WINCHESTER — All but one of the eight people campaigning to represent the Northern Shenandoah Valley in Virginia’s General Assembly participated in a candidates’ forum Saturday morning at Handley Library in Winchester.
Moderator Adrienne Bloss of Shenandoah University told a small gathering of spectators in the library’s Robinson Auditorium that each candidate would have three minutes to introduce themselves to the audience and another 10 minutes to discuss their campaign platforms.
“Ten minutes is not nearly long enough,” joked Del. Wendy Gooditis, a Democrat seeking her second two-year term representing the state’s 10th House of Delegates District that includes portions of Clarke, Frederick and Loudoun counties.
Next to Gooditis was the man she unseated in the 2017 House of Delegates election, Republican Randy Minchew, who is hoping to reclaim the 10th District position he held for six years.
“There’s much more we need to do,” Minchew said.
Del. Dave LaRock of the 33rd House District, which covers parts of Frederick, Clarke and Loudoun counties, was the only candidate who didn’t attend the forum co-sponsored by the Winchester branch of American Association of University Women and Friends of Handley Regional Library. Instead, he sent legislative assistant Daniel Davies to speak on his behalf.
“At this time of year, he has to prioritize knocking on doors,” Davies said, explaining that LaRock declined his invitation to do door-to-door campaigning.
LaRock’s challenger, Democrat Mavis Taintor, used her time at the podium to list her legislative priorities, which include the increased availability of broadband internet service in rural areas and Virginia’s endorsement of the long-gestating Equal Rights Amendment.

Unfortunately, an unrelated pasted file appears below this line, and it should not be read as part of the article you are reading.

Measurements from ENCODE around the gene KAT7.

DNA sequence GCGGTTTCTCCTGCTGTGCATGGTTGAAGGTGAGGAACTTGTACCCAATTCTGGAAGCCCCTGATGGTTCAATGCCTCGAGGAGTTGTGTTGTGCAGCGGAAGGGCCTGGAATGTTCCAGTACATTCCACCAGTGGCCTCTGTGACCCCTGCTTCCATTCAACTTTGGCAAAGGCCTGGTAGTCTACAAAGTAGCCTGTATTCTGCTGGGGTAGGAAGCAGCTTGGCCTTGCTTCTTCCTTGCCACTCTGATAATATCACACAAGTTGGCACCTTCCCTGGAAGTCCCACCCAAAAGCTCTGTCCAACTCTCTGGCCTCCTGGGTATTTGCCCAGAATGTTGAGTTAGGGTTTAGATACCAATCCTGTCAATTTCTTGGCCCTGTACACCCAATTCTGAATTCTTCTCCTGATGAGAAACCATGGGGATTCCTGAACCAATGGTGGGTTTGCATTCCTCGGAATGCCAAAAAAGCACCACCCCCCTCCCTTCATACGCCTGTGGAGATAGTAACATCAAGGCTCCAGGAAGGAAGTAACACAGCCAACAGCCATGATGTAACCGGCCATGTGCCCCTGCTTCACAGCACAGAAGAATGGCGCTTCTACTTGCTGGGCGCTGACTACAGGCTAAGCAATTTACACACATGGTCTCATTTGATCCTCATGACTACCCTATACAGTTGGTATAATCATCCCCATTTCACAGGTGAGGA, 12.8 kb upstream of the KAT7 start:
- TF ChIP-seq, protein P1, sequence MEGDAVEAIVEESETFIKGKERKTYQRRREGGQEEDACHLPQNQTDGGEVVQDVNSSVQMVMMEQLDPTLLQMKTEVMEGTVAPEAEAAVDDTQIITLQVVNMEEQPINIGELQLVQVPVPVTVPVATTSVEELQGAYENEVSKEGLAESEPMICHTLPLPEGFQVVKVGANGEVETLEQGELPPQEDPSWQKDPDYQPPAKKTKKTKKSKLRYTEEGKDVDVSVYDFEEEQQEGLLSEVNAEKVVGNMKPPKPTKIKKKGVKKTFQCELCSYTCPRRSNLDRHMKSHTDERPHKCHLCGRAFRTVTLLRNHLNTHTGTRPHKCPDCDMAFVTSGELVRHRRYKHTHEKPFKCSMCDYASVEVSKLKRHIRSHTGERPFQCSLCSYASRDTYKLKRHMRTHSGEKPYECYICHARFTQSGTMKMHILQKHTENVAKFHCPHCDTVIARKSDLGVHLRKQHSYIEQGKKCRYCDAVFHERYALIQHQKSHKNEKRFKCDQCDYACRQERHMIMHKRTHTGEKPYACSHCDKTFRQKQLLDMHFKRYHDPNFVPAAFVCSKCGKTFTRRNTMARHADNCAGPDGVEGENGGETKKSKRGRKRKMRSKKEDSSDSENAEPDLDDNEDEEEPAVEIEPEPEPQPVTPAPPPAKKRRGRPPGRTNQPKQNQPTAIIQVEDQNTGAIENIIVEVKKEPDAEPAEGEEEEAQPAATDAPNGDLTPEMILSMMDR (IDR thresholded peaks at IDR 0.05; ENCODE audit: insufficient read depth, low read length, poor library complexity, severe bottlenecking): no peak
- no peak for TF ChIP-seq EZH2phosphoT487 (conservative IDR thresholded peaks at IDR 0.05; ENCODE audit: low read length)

“I am very much in favor of getting that passed when I’m in the state legislature,” Taintor said.
Republican Del. Chris Collins is seeking his third two-year term representing the 29th District, which includes Winchester and parts of Frederick and Clarke counties.
“Workforce development is something I’m very passionate about,” Collins said. “We have programs at Lord Fairfax [Community College], we have scholarships, we have grants.”
He is being challenged by Democrat Irina Khanin, who immigrated from the Soviet Union 30 years ago.
“I know what it’s like to live in a place where the government doesn’t care for its citizens,” Khanin said.
Rounding out the list of forum participants were the candidates for Virginia’s 27th Senate District seat, Republican Sen. Jill Vogel and Democratic challenger Ronnie Ross.
“I’ve worked really hard to make an impact on this district,” said Vogel, who is seeking her fourth four-year term representing the region that includes Winchester and Frederick, Clarke and Fauquier counties, as well as parts of Loudoun, Culpeper and Stafford counties.
“Something that Senator Vogel and I agree on is that a lot still needs to get done,” Ross said. “Well, let’s get it done.”
Education, health care and transportation were the three most popular topics discussed Saturday by the forum participants.
“We still pay our teachers less than North Carolina,” Minchew said. “We need to fix that.”
“So many people in our community and our state don’t have access to the health care they need,” Khanin said.
“Interstate 81 has been neglected for decades,” Gooditis said. “It’s dangerous.”
The forum participants remained cordial throughout the two-hour event, touting their own records and goals more often than criticizing those of their opponents. The closest thing to a political attack was when Khanin criticized House Republicans for blocking Virginia’s expansion of Medicaid for four years until it finally was approved in January.
“These guys turned down free money to save lives,” Khanin said, referring to federal subsidies to help expand the Medicaid program.
Gooditis elicited mumbles from the audience by saying the legislature should strengthen Virginia’s gun laws.
“Doesn’t it make sense to protect our children from all sides?” she asked.
Those mumbles constituted the day’s only break in decorum. Spectators were otherwise attentive and respectful, adhering to the caution that Bloss provided at the start of the forum.
“This is not a time to be expressing your personal points of view,” she told the audience.
Virginia’s 2019 general election will be held on Nov. 5.